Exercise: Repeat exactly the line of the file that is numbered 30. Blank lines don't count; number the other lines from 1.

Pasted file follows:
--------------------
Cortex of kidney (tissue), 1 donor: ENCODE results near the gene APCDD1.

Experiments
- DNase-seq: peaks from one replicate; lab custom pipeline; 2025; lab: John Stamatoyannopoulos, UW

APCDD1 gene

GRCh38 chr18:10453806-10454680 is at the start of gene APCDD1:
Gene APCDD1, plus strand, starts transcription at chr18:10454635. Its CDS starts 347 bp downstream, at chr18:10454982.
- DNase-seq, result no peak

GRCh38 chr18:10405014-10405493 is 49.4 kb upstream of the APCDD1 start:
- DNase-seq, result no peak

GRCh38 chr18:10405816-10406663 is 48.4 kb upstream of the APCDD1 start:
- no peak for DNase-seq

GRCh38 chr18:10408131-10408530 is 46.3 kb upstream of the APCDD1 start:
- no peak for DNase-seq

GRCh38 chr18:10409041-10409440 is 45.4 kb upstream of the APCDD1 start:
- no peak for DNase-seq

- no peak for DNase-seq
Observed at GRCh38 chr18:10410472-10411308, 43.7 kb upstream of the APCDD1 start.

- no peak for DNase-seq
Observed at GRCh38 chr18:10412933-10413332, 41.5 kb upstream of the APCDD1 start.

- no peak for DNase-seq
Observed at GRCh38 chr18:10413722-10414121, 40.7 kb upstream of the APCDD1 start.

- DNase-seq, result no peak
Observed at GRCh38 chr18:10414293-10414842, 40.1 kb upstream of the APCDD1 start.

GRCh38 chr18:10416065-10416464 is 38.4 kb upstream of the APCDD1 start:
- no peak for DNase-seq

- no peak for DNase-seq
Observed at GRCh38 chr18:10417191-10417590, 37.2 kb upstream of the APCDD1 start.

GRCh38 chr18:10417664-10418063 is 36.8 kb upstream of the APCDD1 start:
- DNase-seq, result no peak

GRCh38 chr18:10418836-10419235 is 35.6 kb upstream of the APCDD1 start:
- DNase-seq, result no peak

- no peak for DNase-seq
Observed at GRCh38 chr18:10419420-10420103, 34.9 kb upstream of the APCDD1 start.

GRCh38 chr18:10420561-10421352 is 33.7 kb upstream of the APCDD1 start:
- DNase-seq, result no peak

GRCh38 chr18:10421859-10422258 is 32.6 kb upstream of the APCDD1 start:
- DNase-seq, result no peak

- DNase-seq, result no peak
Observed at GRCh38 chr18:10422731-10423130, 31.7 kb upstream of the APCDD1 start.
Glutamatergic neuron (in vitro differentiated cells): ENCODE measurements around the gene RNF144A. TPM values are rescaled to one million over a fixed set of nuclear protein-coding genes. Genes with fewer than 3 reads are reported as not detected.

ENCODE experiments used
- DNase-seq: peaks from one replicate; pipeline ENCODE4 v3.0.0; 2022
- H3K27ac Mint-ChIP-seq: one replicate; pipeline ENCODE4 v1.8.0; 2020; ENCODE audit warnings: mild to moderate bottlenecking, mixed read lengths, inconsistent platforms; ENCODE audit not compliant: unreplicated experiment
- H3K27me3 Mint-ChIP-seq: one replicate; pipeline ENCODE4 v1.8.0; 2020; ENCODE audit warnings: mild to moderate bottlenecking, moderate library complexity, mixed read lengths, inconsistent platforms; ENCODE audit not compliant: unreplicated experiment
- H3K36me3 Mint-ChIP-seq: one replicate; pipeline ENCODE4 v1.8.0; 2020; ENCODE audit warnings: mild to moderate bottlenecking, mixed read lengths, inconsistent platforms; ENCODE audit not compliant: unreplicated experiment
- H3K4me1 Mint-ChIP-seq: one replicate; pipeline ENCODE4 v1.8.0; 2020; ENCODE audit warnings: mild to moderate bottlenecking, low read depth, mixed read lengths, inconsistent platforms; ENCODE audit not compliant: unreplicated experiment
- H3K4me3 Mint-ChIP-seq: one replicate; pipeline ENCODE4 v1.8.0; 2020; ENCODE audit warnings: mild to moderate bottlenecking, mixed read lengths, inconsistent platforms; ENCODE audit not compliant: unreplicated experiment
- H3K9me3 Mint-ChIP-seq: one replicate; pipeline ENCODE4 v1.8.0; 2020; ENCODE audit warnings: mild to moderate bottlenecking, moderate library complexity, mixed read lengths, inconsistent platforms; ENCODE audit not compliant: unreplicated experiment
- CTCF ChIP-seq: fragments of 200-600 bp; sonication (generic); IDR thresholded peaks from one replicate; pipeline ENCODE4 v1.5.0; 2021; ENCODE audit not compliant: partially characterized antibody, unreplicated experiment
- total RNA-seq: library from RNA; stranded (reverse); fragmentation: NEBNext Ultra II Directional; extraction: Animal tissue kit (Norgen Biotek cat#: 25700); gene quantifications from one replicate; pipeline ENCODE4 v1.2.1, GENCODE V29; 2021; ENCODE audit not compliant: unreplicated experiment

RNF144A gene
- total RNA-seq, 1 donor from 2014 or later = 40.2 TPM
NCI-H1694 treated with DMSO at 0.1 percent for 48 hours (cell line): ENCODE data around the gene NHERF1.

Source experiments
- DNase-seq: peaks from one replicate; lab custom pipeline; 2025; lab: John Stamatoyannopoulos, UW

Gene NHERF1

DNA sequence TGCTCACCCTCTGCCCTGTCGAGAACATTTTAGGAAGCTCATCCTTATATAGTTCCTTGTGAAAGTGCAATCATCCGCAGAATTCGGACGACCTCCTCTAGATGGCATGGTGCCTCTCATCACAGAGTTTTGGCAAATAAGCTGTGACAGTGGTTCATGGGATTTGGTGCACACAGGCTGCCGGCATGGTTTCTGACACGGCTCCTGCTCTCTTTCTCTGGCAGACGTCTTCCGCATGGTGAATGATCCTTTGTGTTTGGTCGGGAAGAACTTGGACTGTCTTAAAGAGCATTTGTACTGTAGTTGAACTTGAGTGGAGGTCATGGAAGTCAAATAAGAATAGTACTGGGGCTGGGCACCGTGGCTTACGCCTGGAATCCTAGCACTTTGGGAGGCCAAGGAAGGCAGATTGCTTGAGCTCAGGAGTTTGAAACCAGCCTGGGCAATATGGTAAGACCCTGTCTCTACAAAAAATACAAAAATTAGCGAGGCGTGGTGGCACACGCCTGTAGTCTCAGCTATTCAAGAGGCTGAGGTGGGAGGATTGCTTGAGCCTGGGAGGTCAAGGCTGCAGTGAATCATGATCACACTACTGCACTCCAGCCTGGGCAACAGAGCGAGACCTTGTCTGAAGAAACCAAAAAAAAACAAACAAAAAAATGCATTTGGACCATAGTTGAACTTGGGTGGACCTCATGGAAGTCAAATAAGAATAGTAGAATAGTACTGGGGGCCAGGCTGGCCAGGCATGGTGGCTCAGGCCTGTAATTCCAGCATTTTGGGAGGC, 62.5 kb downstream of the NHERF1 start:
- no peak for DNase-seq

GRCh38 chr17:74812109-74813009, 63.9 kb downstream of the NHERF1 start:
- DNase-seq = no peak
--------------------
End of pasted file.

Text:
GRCh38 chr18:10418836-10419235 is 35.6 kb upstream of the APCDD1 start: